Gold Pan – Prepare your gold pan for its first use
How to cure a gold pan: There are several different types of gold pans, all made from different materials. Originally, gold pans were made of steel or copper; this of course refers to the modern gold pan. Perhaps ancient man used bronze, stone, or copper. These were metals that they were familiar with. There is little evidence on exactly how ancient man procured gold. In this article I will outline a few methods of curing the pans so as to increase the recovery of fine gold particles.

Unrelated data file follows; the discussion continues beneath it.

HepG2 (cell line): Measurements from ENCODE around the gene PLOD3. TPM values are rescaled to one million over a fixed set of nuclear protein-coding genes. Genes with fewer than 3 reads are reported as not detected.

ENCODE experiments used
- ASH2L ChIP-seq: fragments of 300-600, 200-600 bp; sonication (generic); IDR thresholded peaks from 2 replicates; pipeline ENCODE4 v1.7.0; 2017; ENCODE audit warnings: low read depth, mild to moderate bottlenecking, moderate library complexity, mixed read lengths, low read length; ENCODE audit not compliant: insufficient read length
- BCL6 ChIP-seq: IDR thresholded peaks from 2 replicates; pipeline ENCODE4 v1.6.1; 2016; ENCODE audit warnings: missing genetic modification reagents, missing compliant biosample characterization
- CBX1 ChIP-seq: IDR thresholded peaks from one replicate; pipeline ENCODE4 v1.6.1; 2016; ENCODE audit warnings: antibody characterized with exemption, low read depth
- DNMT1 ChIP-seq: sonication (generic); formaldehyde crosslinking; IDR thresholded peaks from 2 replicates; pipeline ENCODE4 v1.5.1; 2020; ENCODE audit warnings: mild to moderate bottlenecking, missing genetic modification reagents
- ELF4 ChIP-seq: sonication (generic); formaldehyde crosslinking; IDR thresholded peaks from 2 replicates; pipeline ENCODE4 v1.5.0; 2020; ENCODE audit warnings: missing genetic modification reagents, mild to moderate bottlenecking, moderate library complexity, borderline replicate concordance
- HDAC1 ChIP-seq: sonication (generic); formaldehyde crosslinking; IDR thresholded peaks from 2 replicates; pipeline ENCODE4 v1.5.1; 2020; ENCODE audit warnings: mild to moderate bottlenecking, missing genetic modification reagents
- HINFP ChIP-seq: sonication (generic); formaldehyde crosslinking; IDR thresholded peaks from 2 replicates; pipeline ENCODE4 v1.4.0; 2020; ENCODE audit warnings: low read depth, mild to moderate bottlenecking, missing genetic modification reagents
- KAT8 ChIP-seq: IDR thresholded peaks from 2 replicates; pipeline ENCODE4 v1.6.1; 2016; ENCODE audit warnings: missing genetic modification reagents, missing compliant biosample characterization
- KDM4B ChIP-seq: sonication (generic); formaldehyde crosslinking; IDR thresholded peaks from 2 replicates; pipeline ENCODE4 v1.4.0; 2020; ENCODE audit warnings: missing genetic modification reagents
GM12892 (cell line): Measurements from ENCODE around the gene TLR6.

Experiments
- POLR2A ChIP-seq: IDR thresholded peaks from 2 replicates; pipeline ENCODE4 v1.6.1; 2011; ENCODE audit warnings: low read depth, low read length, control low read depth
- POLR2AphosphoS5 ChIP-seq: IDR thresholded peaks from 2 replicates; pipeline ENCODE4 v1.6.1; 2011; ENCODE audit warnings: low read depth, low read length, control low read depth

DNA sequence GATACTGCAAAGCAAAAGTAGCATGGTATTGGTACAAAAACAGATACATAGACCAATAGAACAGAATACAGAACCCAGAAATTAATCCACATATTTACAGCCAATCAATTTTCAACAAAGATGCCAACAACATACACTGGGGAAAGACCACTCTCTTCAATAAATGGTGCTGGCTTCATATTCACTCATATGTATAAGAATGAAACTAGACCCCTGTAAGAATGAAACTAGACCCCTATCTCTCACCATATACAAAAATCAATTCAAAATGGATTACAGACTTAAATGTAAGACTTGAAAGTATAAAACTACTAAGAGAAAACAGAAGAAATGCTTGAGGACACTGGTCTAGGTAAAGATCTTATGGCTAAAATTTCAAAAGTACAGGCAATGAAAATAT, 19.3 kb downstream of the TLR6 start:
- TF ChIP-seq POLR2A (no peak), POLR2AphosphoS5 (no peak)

The steel pan which was popular in the 1800, which was actually utilized much earlier perhaps even as early as the 16th century, needed to be cured as to enhance the fine gold recovery. Often the pans were oiled in order to keep them from rusting, this often was done during manufacturing. Oiling a pan will cause the fine gold to float out of the pan. This floating is a result of the surface tension created at the surface by the thin layer of oil. Often an area contained mostly fine or flour gold, so having your payday float away was cause for concern. Often the old miners would take the steel pan and heat it up over a fire of hardwood (if possible) to burn off the oils that were present. Pine could actually introduce oils, but if heated up red hot and quenched in water, would serve the same purpose. Soon the miners were using copper pans as well, and the same problem occurred. By heating them up and burning off the oils the same result. Miners also soon learned that by then coating the pan with quicksilver or mercury, as it is known today, they could capture all of the flour gold with very little effort. They didn’t know the harmful effects of mercury in those days. I am sure many a miner succumbed to the effects of Mercury poisoning. This occurred as a result of both coming into physical contact with the mercury as well as inhaling the fumes when they burned off the mercury from the gold that it captured. Mercury will adhere to gold due to the fact that mercury can have two electron valence states +1 or +2, so it readily accepts covalent mercury to mercury bond and can form oxide, halide, and sulfide bonds with other elements. Gold has an additional valence electron (negative charge) so a strong bond with mercury will occur. This bond can only be broken by either chemical means or by the addition of heat (called decomposition reactions), which changes its oxidation state. Mercury should be treated with extreme caution, so don’t try this at home kids. That brings us to the modern plastic, (or cross linked long chain carbons), gold pans. These pans are quite nice to use. Their relative light weight and innovative design is a vast improvement over steel or copper. Most of these pans are produced by injection molding equipment. The manufacturer will use either oil based or Teflon sprays to aid in removing the pan from its mold. This forms a layer on the pan that can be hard to remove, there is a way to do this easily. I start by taking some rubbing alcohol and a paper towel, cleaning the pan inside and out. I then boil some water and add a surfactant (dish soap). This mixture is poured into the pan and swirled around then dumped out. That should leave your pan ready to use. I will also use some surfactant in the panning tub until the pan is broke in from the mechanical action of the material affecting the surface of the pan. There you have it, by using some common sense and a small amount of effort you can recover more of the fine flour gold from your favorite prospecting site. Just remember that a new pan will most likely have some sort of residue left on it from the manufacturing process and should not be ignored. As a final thought, to those who love to prospect, keep our right to use the lands intact by respecting the land and support those who lobby to keep our rights intact. Happy prospecting!